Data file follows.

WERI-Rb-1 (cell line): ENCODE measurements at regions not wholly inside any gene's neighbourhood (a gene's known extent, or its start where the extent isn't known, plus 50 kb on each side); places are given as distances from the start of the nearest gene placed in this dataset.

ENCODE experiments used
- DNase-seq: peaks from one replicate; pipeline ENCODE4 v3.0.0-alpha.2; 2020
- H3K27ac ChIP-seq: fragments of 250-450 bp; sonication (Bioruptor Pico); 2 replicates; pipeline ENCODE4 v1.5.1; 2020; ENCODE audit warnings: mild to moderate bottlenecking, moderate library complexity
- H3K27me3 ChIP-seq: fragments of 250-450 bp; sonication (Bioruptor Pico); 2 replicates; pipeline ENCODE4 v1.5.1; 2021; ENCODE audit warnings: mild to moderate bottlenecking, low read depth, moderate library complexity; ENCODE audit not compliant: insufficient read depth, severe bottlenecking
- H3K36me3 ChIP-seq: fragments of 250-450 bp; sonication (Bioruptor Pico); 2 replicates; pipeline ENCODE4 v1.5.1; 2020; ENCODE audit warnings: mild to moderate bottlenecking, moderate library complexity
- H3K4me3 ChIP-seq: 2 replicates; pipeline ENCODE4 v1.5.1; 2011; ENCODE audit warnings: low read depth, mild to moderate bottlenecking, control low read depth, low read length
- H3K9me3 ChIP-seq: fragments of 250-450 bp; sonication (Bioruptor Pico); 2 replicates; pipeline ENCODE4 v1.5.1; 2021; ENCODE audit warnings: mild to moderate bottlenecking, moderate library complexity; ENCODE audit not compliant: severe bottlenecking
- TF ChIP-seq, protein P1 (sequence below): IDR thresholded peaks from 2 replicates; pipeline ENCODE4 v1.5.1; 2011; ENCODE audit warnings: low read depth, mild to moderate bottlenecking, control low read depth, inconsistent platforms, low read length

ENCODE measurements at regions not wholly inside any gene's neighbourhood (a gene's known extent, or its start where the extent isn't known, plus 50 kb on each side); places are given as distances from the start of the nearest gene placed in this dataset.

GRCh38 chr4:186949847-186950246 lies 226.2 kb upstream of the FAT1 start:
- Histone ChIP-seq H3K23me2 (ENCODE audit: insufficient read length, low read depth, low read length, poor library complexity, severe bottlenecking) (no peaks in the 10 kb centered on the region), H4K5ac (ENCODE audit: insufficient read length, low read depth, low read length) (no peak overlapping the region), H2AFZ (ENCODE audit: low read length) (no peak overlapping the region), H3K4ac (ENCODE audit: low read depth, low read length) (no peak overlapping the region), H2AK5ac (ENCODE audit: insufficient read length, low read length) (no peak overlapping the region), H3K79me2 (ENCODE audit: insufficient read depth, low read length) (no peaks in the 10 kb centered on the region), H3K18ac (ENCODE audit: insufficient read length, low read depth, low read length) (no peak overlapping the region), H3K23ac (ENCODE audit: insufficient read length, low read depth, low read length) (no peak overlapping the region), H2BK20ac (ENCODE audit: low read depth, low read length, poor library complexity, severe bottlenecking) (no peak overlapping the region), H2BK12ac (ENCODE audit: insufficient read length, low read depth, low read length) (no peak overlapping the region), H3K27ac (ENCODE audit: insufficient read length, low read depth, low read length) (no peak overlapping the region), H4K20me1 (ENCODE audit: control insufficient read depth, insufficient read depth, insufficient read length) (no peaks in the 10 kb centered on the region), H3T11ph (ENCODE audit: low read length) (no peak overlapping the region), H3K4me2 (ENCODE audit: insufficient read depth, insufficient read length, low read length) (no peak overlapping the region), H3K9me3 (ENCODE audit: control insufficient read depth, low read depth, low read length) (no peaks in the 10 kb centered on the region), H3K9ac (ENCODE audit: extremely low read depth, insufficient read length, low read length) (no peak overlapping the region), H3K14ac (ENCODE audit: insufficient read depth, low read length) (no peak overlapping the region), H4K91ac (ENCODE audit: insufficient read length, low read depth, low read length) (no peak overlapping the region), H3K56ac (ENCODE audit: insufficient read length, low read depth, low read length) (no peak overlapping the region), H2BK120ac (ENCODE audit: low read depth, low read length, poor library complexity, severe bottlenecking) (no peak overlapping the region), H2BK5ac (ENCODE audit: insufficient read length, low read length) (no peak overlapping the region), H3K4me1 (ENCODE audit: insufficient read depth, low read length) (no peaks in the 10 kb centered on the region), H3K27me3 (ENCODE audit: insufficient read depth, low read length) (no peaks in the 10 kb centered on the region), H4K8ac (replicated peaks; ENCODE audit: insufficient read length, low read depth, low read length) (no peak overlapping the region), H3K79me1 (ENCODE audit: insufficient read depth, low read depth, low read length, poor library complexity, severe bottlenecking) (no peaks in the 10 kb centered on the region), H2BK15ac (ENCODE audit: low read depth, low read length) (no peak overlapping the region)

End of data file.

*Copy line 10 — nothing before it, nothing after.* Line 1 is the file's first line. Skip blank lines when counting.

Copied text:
ENCODE measurements at regions not wholly inside any gene's neighbourhood (a gene's known extent, or its start where the extent isn't known, plus 50 kb on each side); places are given as distances from the start of the nearest gene placed in this dataset.